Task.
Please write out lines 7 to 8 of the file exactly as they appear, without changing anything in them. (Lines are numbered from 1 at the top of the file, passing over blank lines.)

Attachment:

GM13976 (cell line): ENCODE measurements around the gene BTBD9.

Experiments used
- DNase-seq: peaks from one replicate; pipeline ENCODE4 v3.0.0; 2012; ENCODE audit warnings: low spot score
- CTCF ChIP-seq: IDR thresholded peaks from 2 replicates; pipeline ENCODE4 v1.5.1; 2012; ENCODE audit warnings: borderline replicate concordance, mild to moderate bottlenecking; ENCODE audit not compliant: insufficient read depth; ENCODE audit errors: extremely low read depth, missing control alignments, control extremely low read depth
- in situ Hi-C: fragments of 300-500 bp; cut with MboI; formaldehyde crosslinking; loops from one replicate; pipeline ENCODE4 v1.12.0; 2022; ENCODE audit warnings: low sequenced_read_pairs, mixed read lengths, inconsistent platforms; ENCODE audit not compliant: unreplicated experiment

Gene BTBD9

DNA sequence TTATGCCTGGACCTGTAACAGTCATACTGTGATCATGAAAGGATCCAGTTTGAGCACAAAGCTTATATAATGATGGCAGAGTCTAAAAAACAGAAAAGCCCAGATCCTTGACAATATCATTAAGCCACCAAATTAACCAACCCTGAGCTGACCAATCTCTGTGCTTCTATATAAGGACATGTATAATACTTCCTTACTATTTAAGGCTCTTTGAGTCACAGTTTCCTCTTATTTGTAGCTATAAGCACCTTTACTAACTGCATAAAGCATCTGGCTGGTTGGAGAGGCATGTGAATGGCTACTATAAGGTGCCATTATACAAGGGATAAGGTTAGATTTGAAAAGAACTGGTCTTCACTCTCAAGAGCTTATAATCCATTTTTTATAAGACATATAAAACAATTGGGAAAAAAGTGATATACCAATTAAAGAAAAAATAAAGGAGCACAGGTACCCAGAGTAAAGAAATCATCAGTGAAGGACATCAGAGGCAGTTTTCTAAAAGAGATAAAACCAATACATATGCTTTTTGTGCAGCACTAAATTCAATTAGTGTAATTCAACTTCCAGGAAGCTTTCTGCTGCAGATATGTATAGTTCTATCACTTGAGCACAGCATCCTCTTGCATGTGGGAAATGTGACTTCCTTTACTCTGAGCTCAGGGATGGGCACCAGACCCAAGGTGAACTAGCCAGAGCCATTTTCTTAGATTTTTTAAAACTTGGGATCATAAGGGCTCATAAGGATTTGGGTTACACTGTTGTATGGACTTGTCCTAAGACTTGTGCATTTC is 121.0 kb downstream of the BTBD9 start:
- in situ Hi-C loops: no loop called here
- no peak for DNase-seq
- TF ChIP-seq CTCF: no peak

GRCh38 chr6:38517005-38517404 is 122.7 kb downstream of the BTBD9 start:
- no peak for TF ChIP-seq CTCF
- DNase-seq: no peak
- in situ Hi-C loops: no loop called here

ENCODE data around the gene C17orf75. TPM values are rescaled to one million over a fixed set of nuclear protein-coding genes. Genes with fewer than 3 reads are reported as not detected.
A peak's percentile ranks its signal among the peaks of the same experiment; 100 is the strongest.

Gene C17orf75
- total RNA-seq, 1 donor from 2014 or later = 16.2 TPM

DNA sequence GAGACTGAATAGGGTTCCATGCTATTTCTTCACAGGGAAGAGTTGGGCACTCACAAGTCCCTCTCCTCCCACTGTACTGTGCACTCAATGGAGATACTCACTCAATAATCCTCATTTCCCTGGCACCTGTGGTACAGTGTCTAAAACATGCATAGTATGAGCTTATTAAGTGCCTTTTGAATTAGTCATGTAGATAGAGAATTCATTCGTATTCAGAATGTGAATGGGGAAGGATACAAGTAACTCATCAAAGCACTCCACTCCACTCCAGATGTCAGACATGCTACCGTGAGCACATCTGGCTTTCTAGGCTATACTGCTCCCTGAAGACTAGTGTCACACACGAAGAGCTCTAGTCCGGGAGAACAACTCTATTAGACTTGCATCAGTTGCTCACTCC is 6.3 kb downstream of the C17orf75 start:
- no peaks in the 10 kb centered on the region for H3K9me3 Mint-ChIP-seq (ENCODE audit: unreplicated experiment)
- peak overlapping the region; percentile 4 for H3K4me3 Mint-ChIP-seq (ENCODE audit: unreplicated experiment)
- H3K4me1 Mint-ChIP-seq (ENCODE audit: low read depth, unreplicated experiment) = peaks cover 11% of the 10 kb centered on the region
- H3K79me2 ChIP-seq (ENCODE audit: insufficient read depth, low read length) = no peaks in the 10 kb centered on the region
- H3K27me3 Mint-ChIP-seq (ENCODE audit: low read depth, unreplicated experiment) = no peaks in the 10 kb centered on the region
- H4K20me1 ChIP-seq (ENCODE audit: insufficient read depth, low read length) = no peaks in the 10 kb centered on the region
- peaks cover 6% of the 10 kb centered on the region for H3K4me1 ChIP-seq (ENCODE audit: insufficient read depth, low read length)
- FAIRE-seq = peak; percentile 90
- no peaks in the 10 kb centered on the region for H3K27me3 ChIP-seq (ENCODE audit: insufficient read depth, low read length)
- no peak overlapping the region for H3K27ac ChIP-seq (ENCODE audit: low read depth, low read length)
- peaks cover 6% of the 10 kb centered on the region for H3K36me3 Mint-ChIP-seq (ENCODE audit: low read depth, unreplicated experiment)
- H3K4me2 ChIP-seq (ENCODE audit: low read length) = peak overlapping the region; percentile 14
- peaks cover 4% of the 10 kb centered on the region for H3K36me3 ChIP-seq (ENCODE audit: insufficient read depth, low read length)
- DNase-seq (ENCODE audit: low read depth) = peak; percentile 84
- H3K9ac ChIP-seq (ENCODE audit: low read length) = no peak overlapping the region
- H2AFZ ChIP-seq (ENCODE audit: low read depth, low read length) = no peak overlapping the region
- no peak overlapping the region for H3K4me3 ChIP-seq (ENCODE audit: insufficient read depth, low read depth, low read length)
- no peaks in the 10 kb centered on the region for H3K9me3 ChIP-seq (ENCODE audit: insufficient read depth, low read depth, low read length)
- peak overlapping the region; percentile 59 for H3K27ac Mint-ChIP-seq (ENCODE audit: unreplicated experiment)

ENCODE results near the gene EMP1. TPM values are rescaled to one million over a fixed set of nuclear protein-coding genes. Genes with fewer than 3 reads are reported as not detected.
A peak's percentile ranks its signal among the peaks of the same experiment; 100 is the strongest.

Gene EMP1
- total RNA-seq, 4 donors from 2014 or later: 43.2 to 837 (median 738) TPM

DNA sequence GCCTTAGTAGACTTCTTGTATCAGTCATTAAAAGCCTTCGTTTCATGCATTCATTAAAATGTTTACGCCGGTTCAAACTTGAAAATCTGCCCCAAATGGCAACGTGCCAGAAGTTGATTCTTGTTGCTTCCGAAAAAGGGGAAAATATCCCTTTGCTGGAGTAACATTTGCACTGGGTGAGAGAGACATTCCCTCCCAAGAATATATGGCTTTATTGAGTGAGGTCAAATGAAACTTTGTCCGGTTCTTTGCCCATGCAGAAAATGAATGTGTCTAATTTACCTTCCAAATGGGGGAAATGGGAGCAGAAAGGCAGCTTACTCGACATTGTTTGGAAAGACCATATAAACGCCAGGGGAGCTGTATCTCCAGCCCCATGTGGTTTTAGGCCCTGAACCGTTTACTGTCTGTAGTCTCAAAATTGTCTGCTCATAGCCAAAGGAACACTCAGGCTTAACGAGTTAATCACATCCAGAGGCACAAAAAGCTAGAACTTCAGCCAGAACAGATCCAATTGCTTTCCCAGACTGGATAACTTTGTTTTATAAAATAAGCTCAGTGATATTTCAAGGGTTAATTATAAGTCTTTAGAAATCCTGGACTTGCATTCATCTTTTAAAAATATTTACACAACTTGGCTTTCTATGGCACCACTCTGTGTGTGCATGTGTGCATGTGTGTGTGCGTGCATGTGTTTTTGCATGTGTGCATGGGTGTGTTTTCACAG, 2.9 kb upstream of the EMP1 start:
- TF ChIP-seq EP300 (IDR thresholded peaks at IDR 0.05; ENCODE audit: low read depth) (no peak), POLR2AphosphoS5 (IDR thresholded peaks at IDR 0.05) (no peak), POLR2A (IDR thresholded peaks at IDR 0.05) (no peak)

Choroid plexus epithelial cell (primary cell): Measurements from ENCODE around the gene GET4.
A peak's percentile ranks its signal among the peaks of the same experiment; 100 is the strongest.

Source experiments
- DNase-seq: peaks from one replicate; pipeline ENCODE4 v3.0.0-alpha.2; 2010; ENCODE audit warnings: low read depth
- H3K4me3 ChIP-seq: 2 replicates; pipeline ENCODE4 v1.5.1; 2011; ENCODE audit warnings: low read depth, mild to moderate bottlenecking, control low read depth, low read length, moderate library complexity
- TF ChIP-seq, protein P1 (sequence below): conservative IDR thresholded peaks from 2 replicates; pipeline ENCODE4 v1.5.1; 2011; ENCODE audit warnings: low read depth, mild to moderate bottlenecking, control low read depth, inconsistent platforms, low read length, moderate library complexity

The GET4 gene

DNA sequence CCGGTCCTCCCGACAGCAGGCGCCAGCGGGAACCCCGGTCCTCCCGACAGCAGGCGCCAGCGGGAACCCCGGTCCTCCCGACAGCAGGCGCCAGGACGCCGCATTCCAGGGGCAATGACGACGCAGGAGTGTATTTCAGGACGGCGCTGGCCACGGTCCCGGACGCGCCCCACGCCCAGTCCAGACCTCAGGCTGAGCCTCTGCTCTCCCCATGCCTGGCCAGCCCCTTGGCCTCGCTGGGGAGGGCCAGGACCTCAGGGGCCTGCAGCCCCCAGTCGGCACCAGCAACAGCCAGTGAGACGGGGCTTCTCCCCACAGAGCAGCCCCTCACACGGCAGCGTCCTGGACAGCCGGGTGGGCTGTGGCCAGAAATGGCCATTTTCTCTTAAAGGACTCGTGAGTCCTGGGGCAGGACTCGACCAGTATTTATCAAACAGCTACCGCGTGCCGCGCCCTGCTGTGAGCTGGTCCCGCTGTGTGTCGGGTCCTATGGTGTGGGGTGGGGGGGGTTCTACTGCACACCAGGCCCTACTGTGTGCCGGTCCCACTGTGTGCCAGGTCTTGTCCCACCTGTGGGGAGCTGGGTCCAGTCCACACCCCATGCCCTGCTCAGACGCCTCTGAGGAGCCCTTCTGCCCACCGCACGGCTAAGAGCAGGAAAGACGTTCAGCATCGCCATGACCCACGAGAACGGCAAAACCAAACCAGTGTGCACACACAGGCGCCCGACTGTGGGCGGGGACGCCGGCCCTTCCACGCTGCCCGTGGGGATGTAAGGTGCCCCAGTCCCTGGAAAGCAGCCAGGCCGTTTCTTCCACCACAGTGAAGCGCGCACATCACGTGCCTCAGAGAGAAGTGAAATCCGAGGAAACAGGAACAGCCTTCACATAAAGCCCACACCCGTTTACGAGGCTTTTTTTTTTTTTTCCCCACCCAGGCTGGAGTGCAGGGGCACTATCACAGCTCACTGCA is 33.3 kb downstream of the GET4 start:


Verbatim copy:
DNA sequence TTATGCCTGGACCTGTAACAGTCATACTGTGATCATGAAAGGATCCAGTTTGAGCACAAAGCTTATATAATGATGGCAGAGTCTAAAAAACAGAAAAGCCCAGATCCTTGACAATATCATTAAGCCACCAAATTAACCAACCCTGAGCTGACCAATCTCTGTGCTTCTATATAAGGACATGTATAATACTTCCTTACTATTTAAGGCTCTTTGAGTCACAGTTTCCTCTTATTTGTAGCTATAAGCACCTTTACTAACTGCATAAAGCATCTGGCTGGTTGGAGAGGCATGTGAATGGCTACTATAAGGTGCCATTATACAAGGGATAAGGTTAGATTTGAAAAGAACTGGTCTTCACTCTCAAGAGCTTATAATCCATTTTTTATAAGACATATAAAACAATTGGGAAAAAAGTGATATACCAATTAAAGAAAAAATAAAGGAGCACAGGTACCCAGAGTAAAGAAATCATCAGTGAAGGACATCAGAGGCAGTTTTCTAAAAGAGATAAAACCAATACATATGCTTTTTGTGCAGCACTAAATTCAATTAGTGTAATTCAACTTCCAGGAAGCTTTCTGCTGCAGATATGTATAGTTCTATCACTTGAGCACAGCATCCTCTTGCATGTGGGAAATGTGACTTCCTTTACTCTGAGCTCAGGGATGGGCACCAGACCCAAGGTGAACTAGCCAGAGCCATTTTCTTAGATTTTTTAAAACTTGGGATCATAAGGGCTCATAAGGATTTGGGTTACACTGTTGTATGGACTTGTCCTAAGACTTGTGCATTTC is 121.0 kb downstream of the BTBD9 start:
- in situ Hi-C loops: no loop called here